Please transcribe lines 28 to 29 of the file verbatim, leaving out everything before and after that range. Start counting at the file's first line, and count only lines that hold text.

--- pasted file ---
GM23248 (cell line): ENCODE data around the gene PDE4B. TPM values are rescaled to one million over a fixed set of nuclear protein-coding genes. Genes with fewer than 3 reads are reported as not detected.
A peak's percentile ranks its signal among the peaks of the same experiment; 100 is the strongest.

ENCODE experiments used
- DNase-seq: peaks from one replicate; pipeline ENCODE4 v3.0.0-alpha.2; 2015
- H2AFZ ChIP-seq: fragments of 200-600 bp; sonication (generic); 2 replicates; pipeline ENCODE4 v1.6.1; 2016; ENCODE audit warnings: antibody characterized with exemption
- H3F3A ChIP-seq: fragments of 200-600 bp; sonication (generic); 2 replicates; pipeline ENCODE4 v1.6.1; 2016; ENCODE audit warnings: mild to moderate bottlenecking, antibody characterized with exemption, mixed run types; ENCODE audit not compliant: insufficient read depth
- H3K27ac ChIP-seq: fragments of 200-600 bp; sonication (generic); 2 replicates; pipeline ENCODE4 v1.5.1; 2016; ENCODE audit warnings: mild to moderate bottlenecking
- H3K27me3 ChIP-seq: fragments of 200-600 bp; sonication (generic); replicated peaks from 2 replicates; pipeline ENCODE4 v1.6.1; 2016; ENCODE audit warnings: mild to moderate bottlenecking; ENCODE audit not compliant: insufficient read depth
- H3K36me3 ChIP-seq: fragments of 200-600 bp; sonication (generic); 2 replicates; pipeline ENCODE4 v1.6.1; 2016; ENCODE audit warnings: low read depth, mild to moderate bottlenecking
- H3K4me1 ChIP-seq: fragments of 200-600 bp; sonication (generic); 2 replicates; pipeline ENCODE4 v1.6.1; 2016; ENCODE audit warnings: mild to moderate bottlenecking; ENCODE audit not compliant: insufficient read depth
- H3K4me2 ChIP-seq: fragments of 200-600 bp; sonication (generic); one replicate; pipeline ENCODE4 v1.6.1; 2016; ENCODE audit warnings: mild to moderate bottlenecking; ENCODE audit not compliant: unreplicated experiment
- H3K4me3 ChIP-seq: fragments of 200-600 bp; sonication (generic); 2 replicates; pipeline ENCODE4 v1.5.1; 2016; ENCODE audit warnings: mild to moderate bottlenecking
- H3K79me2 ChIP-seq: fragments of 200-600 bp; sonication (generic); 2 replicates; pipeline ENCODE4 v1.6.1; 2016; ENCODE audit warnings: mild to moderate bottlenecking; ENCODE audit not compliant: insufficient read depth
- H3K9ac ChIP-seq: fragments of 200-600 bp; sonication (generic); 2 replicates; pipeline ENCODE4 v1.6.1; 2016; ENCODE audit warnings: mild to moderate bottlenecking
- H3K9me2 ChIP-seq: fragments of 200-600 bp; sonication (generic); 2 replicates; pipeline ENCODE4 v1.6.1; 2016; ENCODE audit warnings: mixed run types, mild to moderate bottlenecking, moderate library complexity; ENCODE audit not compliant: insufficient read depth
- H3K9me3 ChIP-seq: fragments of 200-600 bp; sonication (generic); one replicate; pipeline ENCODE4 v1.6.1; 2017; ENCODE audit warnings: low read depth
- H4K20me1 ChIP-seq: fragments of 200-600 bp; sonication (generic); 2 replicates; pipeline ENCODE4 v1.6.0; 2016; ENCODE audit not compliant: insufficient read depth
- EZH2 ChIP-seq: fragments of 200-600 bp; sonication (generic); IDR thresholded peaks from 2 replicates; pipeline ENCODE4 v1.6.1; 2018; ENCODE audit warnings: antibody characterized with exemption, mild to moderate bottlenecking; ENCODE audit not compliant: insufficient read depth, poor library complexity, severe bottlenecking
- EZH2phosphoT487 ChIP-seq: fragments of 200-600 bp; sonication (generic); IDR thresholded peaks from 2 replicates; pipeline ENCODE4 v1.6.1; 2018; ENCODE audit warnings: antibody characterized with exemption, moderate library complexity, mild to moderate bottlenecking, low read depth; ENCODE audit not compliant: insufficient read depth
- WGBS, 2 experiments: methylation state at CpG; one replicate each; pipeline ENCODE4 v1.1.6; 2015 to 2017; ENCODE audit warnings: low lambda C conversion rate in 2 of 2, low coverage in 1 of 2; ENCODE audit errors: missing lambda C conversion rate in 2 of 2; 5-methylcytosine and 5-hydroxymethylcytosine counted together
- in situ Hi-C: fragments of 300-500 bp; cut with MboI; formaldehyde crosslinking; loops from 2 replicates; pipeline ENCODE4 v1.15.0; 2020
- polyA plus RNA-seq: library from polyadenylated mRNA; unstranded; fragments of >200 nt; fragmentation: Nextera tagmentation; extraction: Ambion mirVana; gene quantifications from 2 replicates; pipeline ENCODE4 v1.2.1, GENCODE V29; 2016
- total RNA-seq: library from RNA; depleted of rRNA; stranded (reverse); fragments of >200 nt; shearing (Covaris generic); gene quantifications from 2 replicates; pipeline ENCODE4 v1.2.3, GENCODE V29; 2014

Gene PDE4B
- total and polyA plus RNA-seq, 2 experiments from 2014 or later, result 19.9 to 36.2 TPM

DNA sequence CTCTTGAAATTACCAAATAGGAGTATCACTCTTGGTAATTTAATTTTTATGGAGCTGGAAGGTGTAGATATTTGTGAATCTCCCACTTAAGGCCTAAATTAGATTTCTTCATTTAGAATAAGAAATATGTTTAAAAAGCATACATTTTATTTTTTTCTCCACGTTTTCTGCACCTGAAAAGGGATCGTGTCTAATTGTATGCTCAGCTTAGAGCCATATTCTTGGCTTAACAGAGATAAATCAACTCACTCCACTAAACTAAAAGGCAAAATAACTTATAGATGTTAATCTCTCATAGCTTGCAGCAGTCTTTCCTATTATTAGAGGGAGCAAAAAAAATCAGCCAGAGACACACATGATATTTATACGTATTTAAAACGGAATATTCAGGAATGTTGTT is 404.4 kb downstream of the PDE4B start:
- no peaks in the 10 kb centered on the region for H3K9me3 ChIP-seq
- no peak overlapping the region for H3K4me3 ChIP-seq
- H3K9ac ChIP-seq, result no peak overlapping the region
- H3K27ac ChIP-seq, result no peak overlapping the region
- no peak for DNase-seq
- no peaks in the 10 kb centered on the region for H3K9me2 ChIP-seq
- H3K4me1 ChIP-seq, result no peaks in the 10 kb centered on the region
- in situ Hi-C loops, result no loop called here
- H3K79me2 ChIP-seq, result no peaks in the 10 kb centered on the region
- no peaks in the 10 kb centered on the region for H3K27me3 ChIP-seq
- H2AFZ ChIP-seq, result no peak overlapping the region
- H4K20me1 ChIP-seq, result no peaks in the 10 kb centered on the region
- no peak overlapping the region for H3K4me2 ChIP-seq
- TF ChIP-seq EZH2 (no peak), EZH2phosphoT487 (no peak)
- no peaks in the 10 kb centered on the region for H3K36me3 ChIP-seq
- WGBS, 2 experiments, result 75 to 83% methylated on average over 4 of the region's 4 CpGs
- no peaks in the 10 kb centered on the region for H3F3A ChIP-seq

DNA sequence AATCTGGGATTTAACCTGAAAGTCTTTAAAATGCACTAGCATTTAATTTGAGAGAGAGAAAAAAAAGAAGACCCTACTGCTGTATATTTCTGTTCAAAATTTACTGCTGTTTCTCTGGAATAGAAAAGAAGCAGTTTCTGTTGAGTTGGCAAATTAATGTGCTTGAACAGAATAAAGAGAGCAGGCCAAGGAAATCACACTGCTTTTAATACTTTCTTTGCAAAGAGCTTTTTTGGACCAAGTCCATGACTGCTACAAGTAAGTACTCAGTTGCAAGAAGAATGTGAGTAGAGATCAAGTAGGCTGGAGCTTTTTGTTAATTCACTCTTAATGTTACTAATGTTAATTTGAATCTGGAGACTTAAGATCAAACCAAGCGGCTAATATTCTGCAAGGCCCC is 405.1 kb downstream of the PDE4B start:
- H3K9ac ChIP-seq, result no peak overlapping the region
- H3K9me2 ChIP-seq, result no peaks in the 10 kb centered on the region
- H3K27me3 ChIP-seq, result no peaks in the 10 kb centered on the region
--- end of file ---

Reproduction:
- no peak overlapping the region for H3K4me3 ChIP-seq
- H3K9ac ChIP-seq, result no peak overlapping the region